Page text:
Accurate way to determine how a dog may be dangerous to humans


Dog attacks have been increasing year on year and more attention is now being paid to the banned breeds list – but officials are warning the public of its inaccuracy. Battersea Dogs & Cats Home is one of the many animal charities and organisations urging lawmakers to review and change the “outdated” breed-specific legislation (BSL).

Under the 1991 Dangerous Dogs Act, four breed types – including pit bull terrier, Japanese Tosa, Dogo Argentino and Fila Brasileiro – are banned in the UK, with any dog identified as one of these being sentenced to death. Battersea’s canine behaviourist and training manager, Rob Bays, explains there are many faults with this old-fashioned list.

Speaking to the Mirror, Rob said: “The law came into play a long time ago and since we’ve seen 3,000 exempt dogs on the list. Whilst the breed has been previously believed to be the indicator, it doesn’t actually come into it.

“Fundamentally, it’s about responsible pet ownership and educating yourself on the characteristics of your pet. The dog’s environment has a huge impact.”

Battersea is in favour of scrapping the BSL entirely and instead believes it’s important to educate the public on body language signs a dog may act aggressively.

Rob furthers: “It all comes down to people understanding their dogs. If we can educate people and encourage everybody to take that approach, we should be able to reduce the amount of attacks.”

He explains that it is possible to prevent a dog from becoming dangerous in the first place.

“When you’re looking at which breed to get, consider your lifestyle and do your research. You want to make sure your dog will fit in with your life,” Rob says.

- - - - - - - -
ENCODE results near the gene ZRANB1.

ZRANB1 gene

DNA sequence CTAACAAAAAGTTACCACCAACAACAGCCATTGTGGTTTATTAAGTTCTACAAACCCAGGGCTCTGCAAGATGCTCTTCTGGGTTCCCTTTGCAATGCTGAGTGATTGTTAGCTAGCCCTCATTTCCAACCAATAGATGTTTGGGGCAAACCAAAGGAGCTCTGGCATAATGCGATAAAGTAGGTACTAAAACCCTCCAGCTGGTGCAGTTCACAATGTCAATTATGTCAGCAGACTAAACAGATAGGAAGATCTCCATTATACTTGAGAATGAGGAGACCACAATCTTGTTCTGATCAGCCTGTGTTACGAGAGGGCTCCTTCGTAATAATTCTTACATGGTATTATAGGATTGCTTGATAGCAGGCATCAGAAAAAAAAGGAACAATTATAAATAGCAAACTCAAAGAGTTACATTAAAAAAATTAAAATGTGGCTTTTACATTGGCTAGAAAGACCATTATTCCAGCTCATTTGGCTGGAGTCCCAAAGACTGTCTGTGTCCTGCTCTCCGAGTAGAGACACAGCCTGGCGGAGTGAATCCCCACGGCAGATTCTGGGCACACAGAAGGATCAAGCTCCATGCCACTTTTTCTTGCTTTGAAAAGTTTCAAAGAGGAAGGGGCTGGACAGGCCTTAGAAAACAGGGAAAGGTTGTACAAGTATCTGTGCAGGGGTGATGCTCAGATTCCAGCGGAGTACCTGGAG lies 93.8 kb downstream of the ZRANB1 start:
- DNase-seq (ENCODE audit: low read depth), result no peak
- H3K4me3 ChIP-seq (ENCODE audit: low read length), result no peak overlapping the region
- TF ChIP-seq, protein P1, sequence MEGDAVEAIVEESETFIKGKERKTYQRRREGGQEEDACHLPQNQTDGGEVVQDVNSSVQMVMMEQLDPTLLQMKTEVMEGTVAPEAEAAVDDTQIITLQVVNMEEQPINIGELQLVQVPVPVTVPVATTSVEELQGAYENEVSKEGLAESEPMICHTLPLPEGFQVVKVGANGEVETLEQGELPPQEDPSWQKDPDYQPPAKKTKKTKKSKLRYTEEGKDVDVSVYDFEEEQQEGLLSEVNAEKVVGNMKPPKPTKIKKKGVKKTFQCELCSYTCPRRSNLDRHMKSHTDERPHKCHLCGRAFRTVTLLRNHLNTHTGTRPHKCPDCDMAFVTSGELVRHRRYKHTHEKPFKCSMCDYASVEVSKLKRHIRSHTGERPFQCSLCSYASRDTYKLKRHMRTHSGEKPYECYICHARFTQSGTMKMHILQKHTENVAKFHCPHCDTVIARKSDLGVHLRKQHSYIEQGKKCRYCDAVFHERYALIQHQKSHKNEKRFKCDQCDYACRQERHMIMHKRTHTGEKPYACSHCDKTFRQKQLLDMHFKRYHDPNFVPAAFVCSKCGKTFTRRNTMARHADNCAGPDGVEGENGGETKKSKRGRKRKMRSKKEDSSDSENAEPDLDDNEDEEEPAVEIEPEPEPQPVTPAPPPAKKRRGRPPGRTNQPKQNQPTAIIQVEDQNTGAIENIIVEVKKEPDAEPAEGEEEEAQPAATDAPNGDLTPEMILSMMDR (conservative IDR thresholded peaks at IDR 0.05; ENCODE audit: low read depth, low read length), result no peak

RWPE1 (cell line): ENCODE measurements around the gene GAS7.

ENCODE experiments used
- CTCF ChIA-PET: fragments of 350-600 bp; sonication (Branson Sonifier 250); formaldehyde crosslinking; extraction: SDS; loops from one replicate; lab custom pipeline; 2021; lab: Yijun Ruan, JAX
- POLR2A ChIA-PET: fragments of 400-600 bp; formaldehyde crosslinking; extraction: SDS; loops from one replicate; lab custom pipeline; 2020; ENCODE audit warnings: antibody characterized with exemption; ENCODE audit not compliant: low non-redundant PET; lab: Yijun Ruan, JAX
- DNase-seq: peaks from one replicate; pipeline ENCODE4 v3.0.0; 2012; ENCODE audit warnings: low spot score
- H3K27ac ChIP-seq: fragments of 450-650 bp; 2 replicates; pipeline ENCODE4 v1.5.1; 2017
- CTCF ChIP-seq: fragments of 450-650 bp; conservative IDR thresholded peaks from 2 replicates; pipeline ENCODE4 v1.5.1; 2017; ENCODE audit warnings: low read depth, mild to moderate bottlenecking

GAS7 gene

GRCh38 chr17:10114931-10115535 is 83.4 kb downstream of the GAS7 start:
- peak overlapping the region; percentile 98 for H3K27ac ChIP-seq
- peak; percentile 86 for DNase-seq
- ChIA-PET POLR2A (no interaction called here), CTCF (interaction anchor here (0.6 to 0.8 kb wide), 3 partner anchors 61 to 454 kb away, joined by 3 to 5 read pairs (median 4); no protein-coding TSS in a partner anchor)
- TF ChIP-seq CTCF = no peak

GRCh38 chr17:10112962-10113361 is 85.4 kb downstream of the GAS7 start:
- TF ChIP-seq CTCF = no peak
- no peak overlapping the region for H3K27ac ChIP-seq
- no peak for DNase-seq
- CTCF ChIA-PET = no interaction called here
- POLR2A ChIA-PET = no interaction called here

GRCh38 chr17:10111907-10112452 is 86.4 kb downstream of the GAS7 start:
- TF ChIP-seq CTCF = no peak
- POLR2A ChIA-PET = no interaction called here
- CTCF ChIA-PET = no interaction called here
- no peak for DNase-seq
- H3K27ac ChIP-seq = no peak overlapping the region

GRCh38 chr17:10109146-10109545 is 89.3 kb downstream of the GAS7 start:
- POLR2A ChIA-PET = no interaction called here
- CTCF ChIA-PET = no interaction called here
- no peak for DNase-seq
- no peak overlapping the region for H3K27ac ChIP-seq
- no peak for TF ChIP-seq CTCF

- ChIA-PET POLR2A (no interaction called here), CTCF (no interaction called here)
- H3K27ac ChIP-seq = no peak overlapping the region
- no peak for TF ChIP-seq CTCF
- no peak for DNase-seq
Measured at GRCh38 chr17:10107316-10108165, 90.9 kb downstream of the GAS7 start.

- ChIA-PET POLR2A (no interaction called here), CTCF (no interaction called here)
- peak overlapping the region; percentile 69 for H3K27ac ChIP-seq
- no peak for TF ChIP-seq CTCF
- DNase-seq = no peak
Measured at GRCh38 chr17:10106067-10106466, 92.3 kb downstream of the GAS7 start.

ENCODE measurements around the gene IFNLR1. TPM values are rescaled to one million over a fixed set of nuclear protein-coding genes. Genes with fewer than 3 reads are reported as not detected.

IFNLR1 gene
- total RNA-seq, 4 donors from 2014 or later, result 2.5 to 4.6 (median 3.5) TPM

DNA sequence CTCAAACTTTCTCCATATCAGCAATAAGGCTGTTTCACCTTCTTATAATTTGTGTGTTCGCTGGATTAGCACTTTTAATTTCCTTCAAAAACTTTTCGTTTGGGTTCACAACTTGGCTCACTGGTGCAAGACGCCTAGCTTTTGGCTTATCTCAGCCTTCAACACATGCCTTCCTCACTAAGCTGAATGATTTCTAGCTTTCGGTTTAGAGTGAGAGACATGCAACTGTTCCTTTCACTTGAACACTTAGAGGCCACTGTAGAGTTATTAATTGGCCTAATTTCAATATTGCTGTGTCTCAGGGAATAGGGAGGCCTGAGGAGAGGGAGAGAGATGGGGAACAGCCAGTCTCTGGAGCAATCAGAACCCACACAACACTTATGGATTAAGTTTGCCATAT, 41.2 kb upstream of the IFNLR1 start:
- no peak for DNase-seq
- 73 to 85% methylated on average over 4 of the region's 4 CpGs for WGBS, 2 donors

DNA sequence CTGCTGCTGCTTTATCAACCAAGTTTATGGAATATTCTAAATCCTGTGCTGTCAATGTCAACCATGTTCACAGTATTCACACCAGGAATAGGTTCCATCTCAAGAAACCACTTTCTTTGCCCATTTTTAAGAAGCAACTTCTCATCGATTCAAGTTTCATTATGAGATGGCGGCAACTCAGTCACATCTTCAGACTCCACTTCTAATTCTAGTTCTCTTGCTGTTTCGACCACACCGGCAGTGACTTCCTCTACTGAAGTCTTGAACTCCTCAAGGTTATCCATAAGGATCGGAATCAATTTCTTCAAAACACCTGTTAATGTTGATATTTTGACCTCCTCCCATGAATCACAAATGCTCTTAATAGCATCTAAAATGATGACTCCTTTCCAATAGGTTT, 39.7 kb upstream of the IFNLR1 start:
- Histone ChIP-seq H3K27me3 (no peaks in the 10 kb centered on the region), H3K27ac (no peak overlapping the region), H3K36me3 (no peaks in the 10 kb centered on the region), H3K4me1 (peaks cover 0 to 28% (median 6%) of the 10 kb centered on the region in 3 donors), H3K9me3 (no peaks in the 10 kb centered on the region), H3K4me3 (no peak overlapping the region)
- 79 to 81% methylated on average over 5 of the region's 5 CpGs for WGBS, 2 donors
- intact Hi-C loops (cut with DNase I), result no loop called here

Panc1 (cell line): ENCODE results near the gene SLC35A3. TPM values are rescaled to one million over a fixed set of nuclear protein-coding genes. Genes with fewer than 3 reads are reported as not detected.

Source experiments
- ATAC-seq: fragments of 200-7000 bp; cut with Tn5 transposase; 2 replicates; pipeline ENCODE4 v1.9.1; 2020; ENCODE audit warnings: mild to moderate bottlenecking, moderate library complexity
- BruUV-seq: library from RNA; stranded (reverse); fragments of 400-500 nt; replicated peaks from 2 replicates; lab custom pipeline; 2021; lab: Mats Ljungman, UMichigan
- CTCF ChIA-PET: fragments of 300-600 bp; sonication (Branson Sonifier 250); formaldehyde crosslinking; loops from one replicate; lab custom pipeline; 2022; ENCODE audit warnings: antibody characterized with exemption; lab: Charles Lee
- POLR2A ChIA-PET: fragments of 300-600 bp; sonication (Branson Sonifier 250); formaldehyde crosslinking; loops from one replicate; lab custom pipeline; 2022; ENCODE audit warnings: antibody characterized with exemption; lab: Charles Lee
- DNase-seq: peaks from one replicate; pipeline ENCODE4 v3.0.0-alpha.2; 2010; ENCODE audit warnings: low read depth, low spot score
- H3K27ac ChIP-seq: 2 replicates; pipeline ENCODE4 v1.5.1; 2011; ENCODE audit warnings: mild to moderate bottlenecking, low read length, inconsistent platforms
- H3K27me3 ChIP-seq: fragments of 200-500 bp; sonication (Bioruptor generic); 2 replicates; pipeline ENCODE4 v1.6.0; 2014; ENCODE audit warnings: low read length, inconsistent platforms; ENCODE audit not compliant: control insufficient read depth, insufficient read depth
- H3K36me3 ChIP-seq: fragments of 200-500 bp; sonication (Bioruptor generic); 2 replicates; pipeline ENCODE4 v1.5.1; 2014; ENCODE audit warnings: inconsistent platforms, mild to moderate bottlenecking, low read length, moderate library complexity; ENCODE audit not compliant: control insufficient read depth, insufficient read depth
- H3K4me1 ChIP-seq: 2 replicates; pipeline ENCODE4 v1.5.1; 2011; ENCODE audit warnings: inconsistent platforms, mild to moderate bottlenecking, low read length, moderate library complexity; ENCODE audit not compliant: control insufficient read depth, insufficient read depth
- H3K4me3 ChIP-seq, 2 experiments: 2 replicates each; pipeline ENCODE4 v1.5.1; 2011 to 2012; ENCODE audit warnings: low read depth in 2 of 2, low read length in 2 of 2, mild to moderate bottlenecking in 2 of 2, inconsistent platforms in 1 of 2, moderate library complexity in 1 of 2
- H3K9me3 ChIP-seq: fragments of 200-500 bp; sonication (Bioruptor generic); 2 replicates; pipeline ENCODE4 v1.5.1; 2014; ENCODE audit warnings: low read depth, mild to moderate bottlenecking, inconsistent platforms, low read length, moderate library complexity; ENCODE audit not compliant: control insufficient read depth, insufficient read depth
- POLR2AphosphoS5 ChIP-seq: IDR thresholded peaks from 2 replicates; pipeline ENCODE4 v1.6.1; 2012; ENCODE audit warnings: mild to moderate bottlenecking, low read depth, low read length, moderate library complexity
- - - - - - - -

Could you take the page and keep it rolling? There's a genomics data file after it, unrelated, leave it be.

A positive upbringing will increase your dog’s chances of feeling confident in new situations.

As well as preventing dogs from becoming dangerous, it is possible to train an aggressive dog to act safely.

“There’s a capacity to put training in place for dogs that have displayed aggressive behaviour,” Rob explains.

“For example, muzzles have a negative connotation but they are a great safety tool.”

If you own a dog that has acted dangerously, first you should seek professional advice and safeguard yourself, other dogs and members of the public.

A private trainer can give you the guidance you need, or a behaviourist at a local animal rescue centre.

What are the signs a dog may act aggressively?

Whilst it is difficult to determine if a dog is going to act dangerously, there are body language signals we can learn to recognise.

“All dogs communicate with us via their body language. Small signals and expressions display how they’re feeling and whether they’re comfortable or uncomfortable,” Rob says.

“Growling is a really good indicator that a dog may need space and you should potentially remove them from the situation.”

Typically, a relaxed dog will have a soft wagging tail, soft eyes and may cock their head if you turn to them.

Dogs who are uncomfortable can show similar behaviour as when they are relaxed, so you must be aware of the context and learn what is normal for your pet.

Sometimes, dogs will roll onto their backs to show they are uncomfortable – not that they would like their stomach rubbed.

If a canine displays distance increasing signals, they are asking us to give them more space and stay away.

They may hide or cower from things that frighten them and increase the distance between you.

You should make sure not to approach them when this happens as it may escalate to more aggressive behaviour.